When I came off the stage, with tears pouring down her face, she grabbed my hands and said, “Everyone thinks I’m just an old lady and should sit in my pew and go gently into the white light, but I still have good years left, by God. I go to the prison four times a week. Those are my people. You are the first person who doesn’t think I’m crazy.”

There is no they.

It is immature and lazy to imagine we know everything there is to know about someone before we know that someone. We don’t know their stories, their histories, their real live human feelings. We don’t know their favorite movies and best memories and what makes them afraid. It is unfair to take one fact, one thing they’ve said or we heard they said, or one thing they wrote, or someone else’s experience, or a group they identify with and make a character sketch. If people did that to us, the picture would be so woefully incomplete, we wouldn’t even recognize our own description.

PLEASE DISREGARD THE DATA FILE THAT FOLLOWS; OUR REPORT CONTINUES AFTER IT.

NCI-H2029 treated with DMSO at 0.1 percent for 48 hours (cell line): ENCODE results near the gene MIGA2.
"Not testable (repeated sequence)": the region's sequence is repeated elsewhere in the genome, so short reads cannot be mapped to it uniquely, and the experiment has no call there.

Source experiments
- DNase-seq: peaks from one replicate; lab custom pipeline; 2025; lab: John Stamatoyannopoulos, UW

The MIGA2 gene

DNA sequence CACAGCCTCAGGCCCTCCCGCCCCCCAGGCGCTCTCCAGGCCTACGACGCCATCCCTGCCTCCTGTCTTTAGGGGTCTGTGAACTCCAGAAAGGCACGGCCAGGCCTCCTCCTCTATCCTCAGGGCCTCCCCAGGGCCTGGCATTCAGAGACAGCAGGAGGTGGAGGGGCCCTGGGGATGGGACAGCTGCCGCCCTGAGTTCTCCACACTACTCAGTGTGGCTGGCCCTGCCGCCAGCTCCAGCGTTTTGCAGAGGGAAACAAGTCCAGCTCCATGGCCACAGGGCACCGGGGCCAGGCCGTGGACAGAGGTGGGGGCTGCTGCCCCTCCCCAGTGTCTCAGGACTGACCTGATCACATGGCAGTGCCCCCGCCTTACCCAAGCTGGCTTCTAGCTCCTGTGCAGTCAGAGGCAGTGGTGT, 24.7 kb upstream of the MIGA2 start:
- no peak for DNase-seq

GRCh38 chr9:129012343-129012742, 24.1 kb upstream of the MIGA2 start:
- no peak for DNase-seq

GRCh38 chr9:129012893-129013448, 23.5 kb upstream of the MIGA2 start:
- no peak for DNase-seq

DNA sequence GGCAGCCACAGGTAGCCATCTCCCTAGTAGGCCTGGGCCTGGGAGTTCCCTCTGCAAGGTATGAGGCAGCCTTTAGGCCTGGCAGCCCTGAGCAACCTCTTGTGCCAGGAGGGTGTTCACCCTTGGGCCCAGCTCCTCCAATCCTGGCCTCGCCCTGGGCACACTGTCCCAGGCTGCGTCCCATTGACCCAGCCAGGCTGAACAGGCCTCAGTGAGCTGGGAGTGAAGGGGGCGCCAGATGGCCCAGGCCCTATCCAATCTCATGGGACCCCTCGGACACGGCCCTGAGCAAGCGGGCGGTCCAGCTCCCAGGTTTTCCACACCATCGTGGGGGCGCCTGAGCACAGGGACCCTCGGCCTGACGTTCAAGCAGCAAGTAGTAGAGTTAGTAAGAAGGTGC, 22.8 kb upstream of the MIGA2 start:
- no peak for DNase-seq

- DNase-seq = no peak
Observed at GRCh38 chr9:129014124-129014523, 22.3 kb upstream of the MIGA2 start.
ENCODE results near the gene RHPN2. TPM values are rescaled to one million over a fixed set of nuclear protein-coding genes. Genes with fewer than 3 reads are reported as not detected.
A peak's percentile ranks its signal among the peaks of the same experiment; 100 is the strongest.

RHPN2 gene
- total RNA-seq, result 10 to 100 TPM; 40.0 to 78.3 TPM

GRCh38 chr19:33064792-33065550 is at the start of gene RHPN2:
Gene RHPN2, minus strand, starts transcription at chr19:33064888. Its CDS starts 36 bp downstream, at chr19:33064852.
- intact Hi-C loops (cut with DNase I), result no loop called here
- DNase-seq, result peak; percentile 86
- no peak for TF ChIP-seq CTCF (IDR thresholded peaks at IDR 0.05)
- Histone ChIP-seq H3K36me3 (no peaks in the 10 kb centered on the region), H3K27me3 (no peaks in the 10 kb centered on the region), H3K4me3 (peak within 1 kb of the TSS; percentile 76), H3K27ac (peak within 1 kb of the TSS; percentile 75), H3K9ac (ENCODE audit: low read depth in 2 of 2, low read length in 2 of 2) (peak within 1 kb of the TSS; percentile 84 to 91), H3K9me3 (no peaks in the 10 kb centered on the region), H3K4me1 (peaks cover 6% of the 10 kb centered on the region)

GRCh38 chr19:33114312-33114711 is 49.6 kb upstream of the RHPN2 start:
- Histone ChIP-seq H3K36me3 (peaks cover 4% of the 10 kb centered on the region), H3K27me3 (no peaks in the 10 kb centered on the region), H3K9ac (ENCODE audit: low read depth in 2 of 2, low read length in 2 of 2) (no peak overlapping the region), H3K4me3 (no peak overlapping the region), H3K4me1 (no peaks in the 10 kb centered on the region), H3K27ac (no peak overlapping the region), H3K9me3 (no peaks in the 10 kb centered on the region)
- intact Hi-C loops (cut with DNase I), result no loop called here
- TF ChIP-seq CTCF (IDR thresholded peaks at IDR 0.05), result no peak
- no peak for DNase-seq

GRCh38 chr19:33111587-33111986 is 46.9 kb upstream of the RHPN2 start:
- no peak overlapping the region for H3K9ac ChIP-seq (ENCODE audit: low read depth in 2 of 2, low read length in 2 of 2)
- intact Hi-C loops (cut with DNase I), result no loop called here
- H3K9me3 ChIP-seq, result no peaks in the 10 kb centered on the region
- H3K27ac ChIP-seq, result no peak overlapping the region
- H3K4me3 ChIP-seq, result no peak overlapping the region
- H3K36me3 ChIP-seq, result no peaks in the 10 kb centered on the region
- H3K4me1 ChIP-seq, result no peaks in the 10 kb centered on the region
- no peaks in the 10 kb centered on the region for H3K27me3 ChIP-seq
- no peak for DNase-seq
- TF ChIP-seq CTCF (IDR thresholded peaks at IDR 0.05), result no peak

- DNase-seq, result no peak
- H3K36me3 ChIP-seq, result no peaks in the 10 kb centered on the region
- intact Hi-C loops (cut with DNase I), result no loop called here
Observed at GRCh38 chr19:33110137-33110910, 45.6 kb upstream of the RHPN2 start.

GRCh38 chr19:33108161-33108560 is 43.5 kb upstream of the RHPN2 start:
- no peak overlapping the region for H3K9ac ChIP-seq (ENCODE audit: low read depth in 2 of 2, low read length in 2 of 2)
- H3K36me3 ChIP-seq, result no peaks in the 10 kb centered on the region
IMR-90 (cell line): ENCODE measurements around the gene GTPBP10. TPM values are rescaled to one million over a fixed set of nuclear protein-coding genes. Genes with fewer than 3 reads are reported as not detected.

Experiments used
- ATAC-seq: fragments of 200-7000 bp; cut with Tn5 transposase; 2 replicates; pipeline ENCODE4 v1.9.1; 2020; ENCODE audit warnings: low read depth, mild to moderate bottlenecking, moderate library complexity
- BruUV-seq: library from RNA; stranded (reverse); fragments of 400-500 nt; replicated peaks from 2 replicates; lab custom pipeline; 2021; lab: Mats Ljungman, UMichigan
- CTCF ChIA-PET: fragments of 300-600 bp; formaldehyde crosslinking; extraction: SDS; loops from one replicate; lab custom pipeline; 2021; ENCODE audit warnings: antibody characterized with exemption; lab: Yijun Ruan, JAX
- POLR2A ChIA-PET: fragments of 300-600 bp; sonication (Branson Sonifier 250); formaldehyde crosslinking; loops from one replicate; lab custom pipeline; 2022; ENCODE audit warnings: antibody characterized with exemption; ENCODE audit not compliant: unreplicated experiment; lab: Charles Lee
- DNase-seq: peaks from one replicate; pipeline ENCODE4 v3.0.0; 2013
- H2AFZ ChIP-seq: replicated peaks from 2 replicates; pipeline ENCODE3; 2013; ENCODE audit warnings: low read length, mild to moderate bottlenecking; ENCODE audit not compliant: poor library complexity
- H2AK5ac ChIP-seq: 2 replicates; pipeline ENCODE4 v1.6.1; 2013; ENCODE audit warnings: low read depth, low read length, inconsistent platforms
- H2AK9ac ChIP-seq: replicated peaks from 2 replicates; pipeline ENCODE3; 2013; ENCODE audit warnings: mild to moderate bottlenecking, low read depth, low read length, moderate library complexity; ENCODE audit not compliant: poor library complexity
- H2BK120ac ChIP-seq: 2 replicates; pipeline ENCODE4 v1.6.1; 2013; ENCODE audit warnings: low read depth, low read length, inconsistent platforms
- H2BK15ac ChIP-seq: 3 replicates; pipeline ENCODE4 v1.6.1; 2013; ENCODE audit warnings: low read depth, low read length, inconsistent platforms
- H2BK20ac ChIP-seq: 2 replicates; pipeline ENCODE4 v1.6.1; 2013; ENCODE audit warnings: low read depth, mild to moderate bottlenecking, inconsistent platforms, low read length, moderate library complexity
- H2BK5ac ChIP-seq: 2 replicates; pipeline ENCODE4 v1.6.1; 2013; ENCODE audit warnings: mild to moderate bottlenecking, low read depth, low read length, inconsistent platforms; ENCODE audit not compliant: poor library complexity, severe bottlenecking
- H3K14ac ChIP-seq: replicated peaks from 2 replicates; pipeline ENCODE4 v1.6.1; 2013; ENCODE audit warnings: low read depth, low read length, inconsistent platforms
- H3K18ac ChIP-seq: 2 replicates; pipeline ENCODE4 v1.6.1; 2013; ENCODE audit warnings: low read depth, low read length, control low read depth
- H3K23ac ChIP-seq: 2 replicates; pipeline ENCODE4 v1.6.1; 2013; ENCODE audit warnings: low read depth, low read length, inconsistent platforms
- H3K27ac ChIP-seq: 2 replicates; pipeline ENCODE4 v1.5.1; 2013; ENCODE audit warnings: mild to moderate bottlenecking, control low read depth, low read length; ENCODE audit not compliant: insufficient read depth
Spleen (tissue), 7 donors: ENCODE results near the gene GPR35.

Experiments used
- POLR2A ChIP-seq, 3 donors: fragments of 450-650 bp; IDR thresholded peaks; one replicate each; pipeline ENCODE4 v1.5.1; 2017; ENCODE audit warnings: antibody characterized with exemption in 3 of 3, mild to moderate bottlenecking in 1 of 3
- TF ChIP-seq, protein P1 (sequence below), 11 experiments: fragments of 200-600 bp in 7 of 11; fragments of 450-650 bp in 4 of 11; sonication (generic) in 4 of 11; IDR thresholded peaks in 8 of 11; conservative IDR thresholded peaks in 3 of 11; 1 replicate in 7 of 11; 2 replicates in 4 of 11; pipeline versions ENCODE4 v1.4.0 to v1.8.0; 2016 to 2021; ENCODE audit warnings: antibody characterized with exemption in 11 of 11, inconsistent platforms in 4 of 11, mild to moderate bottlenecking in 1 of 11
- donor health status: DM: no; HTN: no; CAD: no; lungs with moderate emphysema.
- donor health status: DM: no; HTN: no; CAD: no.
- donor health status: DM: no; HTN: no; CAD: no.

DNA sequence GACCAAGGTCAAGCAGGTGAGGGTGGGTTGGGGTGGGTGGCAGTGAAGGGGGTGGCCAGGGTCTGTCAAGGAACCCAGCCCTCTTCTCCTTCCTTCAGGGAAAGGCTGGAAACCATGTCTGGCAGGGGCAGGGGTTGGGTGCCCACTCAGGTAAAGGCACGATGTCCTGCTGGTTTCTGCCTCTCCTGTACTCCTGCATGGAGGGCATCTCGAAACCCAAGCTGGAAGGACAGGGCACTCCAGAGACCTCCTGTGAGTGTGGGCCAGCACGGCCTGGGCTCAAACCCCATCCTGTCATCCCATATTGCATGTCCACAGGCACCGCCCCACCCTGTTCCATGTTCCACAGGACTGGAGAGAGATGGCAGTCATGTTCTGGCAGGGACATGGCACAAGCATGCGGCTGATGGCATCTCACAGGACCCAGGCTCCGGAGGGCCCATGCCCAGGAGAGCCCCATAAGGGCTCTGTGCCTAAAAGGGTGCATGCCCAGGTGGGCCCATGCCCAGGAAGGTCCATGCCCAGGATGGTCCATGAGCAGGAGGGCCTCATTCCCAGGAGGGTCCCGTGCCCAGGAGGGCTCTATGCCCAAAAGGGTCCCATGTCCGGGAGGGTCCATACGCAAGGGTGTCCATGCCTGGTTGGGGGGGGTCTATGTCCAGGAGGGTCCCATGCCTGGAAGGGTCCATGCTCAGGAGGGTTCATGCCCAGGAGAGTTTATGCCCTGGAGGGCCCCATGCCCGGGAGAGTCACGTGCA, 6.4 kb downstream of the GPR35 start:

Who is your they? Is it a group? Because guilt by association is the lowest form of assessment. No group is all the same. They may have one line item in common, one belief, one perspective or mission, but that camaraderie is not the sum total of a person’s character. She is other things besides that. Probably a bunch of stuff just like you. You’d be surprised.

Is your they an individual? Have you invented a barrier based on anything but sustained personal connection? Maybe you think you know how someone will react or respond, but you could be as wrong about them as they are about you.